How you will find your audience is key to getting your film seen, distributed and profitable. Indy dramas will attract marketing dollars and distribution offers when they have big names attached unless the content is edgy enough to attract a major film festival or distribution offers. Or you can develop your own audience during the project that supports successful release and distribution.
A big name has a big following, but don’t limit yourself to the mainstream entertainment world. What about YouTube celebrities or blogger with a million followers? Or a film tied into an iconic figure with millions of fans.
These have an audience that wants to see their work and it’s likely you won’t have to pay top dollar for their name. A big name in mainstream entertainment may attract the marketing dollars needed to find the audience, but a huge audience isn’t required to make a film a success. Check out the case studies for examples of that.
What’s Your Hook?
Without a big name or festival, having a hook to connect with a target audience creates an audience that will show up to see the film. When the big name and marketing dollars aren’t there to attract the audience, Sheri’s two European case studies prove that focused effort finds the target audience by getting the word out to them through social media, community, and news channels. In each case, the filmmaker developed warm, substantive relationships with their target audience and surprising success followed.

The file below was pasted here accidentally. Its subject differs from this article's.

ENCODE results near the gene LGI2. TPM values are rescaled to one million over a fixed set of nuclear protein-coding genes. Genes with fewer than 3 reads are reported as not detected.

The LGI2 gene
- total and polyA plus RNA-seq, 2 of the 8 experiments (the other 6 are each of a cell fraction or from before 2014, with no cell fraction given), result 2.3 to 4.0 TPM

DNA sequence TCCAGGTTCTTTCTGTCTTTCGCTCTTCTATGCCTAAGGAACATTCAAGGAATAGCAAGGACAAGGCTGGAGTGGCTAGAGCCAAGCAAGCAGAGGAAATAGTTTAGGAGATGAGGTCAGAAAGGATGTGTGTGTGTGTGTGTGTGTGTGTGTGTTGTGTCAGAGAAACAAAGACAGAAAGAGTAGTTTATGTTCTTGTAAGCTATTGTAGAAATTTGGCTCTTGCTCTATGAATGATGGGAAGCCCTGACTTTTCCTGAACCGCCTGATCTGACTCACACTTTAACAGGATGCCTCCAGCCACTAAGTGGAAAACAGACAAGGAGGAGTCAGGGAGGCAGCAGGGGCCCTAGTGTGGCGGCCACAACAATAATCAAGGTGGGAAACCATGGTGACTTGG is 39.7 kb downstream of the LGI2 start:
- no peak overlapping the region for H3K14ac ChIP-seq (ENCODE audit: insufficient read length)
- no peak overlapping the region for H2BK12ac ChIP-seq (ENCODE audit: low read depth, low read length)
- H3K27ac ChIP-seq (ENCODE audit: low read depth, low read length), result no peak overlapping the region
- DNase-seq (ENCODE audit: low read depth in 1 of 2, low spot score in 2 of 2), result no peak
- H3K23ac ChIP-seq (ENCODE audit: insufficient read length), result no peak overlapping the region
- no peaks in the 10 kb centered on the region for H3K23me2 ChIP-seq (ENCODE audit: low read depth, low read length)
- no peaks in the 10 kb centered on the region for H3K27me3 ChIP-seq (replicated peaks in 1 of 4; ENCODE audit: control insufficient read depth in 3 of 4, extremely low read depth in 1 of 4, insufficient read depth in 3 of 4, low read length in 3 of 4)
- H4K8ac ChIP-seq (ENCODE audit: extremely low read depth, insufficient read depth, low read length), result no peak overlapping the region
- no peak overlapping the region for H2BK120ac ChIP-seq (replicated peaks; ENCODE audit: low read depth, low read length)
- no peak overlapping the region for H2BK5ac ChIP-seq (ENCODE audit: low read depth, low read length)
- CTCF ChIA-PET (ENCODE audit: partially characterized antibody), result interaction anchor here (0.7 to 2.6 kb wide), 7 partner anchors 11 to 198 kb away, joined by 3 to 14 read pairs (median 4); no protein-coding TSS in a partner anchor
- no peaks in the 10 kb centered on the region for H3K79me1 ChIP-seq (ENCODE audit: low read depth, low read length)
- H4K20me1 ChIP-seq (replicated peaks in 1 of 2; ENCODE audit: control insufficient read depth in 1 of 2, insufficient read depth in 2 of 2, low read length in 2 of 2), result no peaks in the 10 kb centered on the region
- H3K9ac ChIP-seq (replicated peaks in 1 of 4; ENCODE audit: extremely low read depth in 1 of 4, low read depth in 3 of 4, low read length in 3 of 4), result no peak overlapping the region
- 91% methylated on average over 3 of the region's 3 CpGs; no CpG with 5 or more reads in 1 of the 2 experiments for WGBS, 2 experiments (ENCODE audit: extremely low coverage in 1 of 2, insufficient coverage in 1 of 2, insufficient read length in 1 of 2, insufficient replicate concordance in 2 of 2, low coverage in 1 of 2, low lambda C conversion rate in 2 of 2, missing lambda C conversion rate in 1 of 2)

Each had one or more ‘hooks’ to defined audiences they developed with great success—one over years and the other rapidly (in the year after the film was completed!) Both films were dramas with defined target audiences: a UK-based filmmaker with an ethnic, low budget, coming of age drama; and an India-based filmmaker with a drama released in a regional Indian dialog, with lots of interest from Europe, especially the UK.
So what’s your hook and how are you connecting with the community that will care about your story? Does the community trust you and know your work? If they do, they will want to help when you make your ask for funds or support during release!
Connecting with this audience from the start of your project and asking your audience to be part of the process engages and invests them in buying and sharing the final release. Sheri gives some great examples on how to engage your audience during the process. YouTube is a way to connect with your audience but she warns that people understand social media for relationship building and usually find it a turnoff when used for marketing so use it wisely. It is valuable for some topics…like sharing about a project on an iconic star or engaging fans for their feedback on the direction you’re taking in your story or soundtrack.